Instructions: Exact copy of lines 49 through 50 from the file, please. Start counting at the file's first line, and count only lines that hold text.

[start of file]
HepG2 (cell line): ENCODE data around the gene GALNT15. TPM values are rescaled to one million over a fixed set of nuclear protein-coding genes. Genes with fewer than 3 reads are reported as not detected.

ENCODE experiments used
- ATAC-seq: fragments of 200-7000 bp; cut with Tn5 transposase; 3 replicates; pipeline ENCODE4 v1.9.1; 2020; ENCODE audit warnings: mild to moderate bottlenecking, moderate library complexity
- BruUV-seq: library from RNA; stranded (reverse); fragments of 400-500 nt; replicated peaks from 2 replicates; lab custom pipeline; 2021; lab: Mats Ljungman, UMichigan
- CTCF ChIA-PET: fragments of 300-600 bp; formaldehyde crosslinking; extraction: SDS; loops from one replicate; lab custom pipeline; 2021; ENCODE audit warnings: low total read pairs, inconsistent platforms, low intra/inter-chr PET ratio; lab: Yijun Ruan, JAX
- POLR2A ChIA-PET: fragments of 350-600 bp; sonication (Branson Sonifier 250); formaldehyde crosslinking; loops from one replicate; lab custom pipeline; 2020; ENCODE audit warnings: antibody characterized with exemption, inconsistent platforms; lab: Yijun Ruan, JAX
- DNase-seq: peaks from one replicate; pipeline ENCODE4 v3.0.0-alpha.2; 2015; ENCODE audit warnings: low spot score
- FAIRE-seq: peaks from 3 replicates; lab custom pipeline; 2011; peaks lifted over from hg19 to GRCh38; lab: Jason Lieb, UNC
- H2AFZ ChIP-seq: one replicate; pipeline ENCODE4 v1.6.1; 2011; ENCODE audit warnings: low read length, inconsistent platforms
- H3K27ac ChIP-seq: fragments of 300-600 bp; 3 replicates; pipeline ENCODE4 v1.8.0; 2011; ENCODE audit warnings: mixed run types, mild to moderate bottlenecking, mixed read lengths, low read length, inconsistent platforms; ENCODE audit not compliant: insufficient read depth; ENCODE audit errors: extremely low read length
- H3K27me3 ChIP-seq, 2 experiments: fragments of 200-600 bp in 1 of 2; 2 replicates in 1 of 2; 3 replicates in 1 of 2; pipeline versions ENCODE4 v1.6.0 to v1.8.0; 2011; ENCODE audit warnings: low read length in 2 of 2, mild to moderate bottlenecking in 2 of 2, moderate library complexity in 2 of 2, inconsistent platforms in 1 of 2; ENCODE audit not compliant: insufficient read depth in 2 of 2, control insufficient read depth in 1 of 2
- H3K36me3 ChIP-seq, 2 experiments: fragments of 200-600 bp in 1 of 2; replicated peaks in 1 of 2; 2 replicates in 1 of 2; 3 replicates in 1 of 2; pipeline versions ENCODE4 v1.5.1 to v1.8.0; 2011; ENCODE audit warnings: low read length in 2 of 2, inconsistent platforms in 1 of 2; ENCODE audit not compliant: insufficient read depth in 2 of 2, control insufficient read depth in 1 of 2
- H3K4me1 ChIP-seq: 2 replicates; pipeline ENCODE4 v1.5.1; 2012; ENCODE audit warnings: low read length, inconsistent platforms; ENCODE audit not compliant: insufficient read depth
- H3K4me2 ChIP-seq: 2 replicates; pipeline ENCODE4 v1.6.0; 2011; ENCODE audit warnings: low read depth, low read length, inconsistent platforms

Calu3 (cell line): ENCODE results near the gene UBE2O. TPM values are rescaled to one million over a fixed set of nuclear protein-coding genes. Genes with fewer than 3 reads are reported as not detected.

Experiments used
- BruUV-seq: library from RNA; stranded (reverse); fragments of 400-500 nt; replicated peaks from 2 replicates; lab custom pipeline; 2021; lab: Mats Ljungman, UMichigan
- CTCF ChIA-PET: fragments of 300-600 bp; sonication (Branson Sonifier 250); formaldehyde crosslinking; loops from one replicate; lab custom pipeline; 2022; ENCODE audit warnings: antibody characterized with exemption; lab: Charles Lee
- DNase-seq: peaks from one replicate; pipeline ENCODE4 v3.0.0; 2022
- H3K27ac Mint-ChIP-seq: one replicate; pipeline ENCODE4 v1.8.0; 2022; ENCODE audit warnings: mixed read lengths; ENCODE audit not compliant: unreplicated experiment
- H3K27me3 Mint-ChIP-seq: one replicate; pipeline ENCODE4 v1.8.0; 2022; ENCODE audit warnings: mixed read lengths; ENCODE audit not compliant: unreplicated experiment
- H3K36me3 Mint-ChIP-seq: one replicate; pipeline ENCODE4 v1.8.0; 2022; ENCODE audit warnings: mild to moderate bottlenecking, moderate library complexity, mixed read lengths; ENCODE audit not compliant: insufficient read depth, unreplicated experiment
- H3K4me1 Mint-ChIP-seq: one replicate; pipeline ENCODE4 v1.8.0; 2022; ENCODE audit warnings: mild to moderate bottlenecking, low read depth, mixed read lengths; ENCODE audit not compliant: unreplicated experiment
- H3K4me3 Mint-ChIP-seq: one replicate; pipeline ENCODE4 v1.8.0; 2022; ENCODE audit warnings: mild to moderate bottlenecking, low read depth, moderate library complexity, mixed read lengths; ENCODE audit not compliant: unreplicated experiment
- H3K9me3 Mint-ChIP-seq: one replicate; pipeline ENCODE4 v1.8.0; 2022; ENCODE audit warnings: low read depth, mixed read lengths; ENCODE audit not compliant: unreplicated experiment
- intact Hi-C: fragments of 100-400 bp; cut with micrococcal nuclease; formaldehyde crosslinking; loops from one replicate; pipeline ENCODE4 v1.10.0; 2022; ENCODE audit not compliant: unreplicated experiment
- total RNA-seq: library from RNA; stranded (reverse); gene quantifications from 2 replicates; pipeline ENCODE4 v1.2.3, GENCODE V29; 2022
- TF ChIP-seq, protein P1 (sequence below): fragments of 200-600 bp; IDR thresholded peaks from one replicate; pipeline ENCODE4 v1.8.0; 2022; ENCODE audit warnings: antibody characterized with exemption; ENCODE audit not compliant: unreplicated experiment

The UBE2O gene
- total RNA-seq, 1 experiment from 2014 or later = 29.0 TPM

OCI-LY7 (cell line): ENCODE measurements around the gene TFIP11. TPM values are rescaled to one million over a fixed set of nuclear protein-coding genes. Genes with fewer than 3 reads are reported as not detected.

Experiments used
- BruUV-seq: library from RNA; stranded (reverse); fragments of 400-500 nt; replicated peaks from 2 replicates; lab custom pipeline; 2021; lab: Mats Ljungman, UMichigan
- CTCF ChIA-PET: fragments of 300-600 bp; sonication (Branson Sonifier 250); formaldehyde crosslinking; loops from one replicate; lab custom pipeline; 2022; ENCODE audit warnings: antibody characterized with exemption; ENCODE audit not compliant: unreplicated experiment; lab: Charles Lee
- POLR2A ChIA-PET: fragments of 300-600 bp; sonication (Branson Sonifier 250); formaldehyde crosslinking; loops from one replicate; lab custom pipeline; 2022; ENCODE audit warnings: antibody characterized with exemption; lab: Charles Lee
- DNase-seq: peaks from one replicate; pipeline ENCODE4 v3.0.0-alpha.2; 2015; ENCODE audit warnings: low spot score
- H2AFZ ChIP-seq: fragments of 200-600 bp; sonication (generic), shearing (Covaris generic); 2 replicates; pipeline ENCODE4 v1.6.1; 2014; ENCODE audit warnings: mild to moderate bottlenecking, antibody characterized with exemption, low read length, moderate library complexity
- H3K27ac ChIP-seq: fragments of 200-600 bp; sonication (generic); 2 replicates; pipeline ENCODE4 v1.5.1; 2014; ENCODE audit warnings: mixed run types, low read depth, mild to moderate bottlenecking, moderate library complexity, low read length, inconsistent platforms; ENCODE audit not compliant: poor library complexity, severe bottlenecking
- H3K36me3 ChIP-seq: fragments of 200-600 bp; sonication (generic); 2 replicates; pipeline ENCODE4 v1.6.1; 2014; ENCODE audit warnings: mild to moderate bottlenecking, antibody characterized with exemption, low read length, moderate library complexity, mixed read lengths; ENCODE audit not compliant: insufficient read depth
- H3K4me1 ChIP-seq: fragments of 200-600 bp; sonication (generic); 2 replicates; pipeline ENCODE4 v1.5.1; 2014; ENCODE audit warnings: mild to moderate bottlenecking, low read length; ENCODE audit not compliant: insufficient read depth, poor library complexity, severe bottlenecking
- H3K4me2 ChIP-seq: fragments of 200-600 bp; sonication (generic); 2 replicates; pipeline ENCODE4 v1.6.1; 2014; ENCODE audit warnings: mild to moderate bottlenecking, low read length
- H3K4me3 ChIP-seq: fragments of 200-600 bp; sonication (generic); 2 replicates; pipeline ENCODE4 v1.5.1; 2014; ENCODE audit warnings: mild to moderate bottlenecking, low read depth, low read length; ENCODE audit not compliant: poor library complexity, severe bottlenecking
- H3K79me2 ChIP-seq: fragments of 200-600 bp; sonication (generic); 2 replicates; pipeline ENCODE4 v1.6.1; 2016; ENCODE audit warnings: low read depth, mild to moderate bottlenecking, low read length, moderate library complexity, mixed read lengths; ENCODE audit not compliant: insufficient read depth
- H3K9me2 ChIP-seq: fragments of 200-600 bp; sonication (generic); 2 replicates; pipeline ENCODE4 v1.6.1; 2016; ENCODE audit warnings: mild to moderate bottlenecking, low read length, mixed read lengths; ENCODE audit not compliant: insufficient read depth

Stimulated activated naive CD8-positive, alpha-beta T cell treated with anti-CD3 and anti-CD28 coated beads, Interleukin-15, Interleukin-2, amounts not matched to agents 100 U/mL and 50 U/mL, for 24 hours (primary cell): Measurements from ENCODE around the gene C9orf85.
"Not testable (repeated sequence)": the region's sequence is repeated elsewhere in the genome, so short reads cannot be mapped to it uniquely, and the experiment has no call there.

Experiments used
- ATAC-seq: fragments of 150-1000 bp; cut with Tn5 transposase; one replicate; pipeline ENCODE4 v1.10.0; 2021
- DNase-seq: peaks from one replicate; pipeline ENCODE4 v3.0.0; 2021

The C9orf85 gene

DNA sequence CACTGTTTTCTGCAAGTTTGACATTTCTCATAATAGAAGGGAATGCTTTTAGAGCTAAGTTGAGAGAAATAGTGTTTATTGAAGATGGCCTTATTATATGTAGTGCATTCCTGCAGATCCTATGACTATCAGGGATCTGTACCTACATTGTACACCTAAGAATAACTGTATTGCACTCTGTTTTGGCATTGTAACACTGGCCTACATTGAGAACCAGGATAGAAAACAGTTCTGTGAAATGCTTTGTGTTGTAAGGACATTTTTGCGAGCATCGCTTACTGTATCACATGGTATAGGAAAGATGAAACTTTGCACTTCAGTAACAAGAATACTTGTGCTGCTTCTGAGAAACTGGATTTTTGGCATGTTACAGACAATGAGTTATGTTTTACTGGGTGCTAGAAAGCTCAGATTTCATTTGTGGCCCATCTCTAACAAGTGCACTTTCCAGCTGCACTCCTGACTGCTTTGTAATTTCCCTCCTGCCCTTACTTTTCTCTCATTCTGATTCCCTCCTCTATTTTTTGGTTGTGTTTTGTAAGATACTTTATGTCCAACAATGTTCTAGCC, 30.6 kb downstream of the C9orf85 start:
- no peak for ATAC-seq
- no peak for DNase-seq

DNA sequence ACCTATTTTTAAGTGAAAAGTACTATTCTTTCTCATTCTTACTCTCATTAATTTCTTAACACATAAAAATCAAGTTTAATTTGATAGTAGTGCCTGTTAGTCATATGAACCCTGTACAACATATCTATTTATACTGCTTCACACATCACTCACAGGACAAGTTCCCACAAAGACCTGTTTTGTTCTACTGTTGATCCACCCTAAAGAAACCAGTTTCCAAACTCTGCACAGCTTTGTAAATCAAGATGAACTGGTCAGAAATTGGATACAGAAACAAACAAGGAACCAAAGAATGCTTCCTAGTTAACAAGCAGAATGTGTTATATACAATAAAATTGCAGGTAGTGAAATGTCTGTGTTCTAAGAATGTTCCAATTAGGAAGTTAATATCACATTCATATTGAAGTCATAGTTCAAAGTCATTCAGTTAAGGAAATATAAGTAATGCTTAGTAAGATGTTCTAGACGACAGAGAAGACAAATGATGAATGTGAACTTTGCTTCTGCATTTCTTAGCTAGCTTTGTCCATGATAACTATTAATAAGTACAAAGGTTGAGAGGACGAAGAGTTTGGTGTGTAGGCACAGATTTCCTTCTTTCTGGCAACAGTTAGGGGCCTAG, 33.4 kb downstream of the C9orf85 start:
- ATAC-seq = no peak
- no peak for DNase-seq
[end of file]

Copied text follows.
- DNase-seq: peaks from one replicate; pipeline ENCODE4 v3.0.0; 2021

The C9orf85 gene